Major League Baseball (MLB) has announced that all 30 teams will have expanded protective netting beyond the far ends of each dugout at their ballparks next year, as part of ongoing efforts to address the issue of fans being struck by foul balls and pieces of broken bats.
The awareness of such dangers at MLB stadia has risen to prominence in recent months, with a number of clubs taking measures to address the issue. Speaking at the League’s winter meetings, MLB commissioner Rob Manfred said seven clubs will expand protective netting to the foul poles in 2020, while 15 others will expand their netting generally to the area in the outfield where the stands begin to angle away from the field.
Manfred said the remaining eight clubs have already introduced netting that extends substantially beyond the far end of the dugouts, but he highlighted structural limitations at certain ballparks concerning the “elbow” in the outfield where the stands begin to angle away from the field.
“With an elbow like I’ve described, it’s very difficult to extend netting all the way to the foul pole because you need to run cables over what would be inside the field of play,” Manfred said, according to the Associated Press news agency. “The data does show that the risk of foul balls is less when you get out past these elbows. And, again, the stands begin to angle way from the field of play.”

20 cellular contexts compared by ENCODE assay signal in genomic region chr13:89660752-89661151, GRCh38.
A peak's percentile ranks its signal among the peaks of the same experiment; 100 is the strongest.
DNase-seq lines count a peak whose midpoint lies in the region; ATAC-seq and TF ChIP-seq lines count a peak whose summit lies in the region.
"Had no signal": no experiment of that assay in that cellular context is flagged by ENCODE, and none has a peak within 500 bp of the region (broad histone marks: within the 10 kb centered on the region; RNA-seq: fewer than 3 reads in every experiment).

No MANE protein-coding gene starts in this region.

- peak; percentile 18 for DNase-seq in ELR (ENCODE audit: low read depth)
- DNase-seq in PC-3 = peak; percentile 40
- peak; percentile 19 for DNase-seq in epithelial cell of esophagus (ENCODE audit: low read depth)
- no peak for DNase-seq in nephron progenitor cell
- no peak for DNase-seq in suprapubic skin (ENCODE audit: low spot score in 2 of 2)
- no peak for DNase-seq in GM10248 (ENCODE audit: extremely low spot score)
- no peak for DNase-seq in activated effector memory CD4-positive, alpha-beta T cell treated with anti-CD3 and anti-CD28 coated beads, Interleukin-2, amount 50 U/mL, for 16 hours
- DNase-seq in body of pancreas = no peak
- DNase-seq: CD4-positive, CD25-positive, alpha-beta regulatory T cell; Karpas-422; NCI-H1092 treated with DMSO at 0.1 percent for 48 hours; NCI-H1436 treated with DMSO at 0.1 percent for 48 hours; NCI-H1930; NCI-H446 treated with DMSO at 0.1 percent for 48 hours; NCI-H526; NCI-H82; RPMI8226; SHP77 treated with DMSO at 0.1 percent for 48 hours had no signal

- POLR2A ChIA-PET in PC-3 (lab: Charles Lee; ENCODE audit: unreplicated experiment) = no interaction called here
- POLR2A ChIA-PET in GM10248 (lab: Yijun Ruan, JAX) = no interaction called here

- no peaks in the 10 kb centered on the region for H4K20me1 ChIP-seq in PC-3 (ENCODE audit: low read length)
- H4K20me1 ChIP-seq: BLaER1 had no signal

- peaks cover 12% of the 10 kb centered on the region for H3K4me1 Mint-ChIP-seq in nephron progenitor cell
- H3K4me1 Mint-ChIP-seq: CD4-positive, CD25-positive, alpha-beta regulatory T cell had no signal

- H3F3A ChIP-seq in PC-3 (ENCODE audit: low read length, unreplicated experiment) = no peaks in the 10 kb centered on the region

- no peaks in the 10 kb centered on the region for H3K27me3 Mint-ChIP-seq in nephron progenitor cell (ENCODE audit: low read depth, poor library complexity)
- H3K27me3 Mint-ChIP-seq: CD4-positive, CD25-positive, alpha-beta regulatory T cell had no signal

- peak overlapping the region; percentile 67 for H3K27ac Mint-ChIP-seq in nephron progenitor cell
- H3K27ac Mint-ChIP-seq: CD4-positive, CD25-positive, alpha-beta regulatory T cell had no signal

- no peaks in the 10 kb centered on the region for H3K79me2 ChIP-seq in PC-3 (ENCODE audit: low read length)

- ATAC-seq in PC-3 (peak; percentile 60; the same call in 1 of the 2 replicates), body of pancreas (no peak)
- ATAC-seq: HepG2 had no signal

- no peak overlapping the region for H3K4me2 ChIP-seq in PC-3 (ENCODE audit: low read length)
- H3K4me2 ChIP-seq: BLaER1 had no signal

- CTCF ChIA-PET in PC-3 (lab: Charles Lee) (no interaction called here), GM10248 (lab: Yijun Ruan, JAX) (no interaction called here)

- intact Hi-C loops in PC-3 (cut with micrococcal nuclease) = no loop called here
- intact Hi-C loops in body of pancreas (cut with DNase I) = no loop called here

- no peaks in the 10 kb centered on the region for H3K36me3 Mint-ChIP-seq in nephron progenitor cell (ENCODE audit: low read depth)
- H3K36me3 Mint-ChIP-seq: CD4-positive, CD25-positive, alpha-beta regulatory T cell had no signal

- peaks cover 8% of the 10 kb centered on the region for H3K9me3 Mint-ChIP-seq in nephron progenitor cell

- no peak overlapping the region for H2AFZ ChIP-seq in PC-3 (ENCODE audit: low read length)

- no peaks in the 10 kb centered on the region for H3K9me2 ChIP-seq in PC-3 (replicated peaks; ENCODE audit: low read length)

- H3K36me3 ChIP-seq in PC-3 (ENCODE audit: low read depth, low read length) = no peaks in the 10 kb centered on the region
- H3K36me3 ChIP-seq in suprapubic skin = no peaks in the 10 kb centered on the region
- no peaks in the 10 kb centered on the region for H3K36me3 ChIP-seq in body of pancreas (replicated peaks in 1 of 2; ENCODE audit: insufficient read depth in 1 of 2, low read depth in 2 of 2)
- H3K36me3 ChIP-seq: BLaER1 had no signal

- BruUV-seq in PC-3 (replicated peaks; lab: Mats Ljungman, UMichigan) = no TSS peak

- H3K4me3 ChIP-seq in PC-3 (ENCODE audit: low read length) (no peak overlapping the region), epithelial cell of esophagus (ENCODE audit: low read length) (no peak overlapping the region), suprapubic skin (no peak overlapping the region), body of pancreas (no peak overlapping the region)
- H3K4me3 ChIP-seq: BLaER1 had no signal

By opening day of the 2018 season, all 30 MLB venues had netting that reached to at least the far ends of each dugout. In June, the Chicago White Sox said it would be the first team to extend protective netting to the corners of the outfield at Guaranteed Rate Field (pictured).
In September, the Los Angeles Dodgers announced that extended netting was in place for its return to Dodger Stadium. The team had previously replaced the netting behind home plate and above both dugouts with a 33-foot net – eight feet longer than before. The 33-foot netting was extended by an additional 124 feet down the baselines, from both dugouts to the elbow bend in front of the baseline seats.
Earlier this year, it was revealed that a Californian woman died in August 2018 as a consequence of being hit by a batted ball while attending a game at Dodger Stadium. Linda Goldbloom, a mother of three and grandmother of seven, died on August 29 last year, four days after watching a game between the Dodgers and San Diego Padres.
Image: Joshua Mellin